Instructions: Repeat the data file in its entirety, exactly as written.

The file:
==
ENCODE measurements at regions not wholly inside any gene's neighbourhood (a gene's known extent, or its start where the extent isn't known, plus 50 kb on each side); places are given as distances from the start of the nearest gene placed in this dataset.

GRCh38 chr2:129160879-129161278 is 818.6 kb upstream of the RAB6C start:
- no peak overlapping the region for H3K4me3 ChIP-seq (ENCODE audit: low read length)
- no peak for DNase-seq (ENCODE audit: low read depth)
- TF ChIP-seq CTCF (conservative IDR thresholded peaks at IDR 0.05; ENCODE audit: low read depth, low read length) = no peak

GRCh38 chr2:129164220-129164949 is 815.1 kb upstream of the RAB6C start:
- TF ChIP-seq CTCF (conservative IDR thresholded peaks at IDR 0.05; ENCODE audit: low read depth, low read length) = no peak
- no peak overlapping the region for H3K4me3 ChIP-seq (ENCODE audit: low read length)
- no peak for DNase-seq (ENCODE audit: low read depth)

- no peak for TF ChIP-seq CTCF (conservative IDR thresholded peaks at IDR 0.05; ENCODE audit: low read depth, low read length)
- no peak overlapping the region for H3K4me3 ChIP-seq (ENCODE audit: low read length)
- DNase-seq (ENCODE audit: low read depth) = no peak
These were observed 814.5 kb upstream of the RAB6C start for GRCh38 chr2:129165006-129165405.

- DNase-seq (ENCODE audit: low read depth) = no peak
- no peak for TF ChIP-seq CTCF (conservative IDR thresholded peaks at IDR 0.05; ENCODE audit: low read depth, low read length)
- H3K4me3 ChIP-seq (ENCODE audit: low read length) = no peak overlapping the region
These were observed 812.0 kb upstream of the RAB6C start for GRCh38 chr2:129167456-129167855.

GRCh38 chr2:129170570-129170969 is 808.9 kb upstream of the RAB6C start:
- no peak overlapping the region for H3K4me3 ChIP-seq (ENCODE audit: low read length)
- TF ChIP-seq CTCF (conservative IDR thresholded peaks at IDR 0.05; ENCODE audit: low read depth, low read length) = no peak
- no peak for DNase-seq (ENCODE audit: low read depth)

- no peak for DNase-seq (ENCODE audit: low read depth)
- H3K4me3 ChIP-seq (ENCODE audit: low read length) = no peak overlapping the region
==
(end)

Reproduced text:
ENCODE measurements at regions not wholly inside any gene's neighbourhood (a gene's known extent, or its start where the extent isn't known, plus 50 kb on each side); places are given as distances from the start of the nearest gene placed in this dataset.

GRCh38 chr2:129160879-129161278 is 818.6 kb upstream of the RAB6C start:
- no peak overlapping the region for H3K4me3 ChIP-seq (ENCODE audit: low read length)
- no peak for DNase-seq (ENCODE audit: low read depth)
- TF ChIP-seq CTCF (conservative IDR thresholded peaks at IDR 0.05; ENCODE audit: low read depth, low read length) = no peak

GRCh38 chr2:129164220-129164949 is 815.1 kb upstream of the RAB6C start:
- TF ChIP-seq CTCF (conservative IDR thresholded peaks at IDR 0.05; ENCODE audit: low read depth, low read length) = no peak
- no peak overlapping the region for H3K4me3 ChIP-seq (ENCODE audit: low read length)
- no peak for DNase-seq (ENCODE audit: low read depth)

- no peak for TF ChIP-seq CTCF (conservative IDR thresholded peaks at IDR 0.05; ENCODE audit: low read depth, low read length)
- no peak overlapping the region for H3K4me3 ChIP-seq (ENCODE audit: low read length)
- DNase-seq (ENCODE audit: low read depth) = no peak
These were observed 814.5 kb upstream of the RAB6C start for GRCh38 chr2:129165006-129165405.

- DNase-seq (ENCODE audit: low read depth) = no peak
- no peak for TF ChIP-seq CTCF (conservative IDR thresholded peaks at IDR 0.05; ENCODE audit: low read depth, low read length)
- H3K4me3 ChIP-seq (ENCODE audit: low read length) = no peak overlapping the region
These were observed 812.0 kb upstream of the RAB6C start for GRCh38 chr2:129167456-129167855.

GRCh38 chr2:129170570-129170969 is 808.9 kb upstream of the RAB6C start:
- no peak overlapping the region for H3K4me3 ChIP-seq (ENCODE audit: low read length)
- TF ChIP-seq CTCF (conservative IDR thresholded peaks at IDR 0.05; ENCODE audit: low read depth, low read length) = no peak
- no peak for DNase-seq (ENCODE audit: low read depth)

- no peak for DNase-seq (ENCODE audit: low read depth)
- H3K4me3 ChIP-seq (ENCODE audit: low read length) = no peak overlapping the region